The 4th Amendment to the Constitution reads, “The right of the people to be secure in their persons, houses, papers, and effects, against unreasonable searches and seizures, shall not be violated, and no Warrants shall issue, but upon probable cause, supported by Oath or affirmation, and particularly describing the place to be searched, and the persons or things to be seized.”
Click here to read an editorial written by David Strickland, administrator of the National Highway Traffic Safety Administration under President Barack Obama. Strickland explains why — without a warrant, often without even informing drivers — it’s acceptable for the government to require that an “event data recorder” be placed in every new car and track the driving behavior of every driver, on and off America’s roads.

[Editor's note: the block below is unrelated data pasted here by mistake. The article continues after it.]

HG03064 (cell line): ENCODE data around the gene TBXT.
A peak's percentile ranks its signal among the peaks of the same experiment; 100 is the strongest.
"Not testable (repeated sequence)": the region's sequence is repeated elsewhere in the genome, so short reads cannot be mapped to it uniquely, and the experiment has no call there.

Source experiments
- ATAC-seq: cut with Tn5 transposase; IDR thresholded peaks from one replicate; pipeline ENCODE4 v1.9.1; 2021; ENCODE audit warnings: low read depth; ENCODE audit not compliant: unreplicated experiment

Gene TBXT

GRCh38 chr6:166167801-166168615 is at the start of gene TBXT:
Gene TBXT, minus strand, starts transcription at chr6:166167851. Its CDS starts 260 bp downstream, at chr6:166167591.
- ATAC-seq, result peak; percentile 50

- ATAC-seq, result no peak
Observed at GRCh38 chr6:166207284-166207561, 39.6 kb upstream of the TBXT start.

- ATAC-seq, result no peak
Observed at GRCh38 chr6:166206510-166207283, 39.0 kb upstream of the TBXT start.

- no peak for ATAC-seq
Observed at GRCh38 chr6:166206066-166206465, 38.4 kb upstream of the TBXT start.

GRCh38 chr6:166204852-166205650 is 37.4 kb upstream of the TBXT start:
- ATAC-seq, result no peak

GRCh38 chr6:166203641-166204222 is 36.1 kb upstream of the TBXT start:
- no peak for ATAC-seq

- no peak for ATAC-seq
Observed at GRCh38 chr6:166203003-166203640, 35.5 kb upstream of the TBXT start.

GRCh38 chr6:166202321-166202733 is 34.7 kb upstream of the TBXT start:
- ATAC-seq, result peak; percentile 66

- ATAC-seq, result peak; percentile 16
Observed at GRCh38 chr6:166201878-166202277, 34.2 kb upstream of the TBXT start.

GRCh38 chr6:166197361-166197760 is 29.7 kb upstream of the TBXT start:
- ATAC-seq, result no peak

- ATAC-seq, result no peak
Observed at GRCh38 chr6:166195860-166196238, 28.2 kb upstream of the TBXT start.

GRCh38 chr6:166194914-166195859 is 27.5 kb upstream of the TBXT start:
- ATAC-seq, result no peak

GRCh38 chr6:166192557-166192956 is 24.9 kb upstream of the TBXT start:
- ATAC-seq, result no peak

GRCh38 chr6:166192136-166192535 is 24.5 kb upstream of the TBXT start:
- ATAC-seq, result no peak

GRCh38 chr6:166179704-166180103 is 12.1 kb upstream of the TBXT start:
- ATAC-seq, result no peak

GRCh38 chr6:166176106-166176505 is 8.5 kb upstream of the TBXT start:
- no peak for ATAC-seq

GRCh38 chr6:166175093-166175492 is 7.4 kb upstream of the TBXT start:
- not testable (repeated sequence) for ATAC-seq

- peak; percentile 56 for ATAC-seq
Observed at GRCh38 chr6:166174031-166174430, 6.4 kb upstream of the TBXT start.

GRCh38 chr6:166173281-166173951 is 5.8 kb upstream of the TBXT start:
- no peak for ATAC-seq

Strickland attempts to assure Americans by telling them that “an event data recorder does not record conversations, personal information, or video.” But it does measure your speed, steering, braking behavior, seat belt usage, and more. Strickland vows that the NHTSA treats the data with strict concern for privacy — but he doesn’t tell you that other government agencies, corporations and private entities can and do grab this data, often without your permission. This information can be used against you in a court of law or to charge a higher fee for insurance, for instance. In most cases, you don’t have ownership of the black box that travels with you, meaning you don’t have the right to remove it.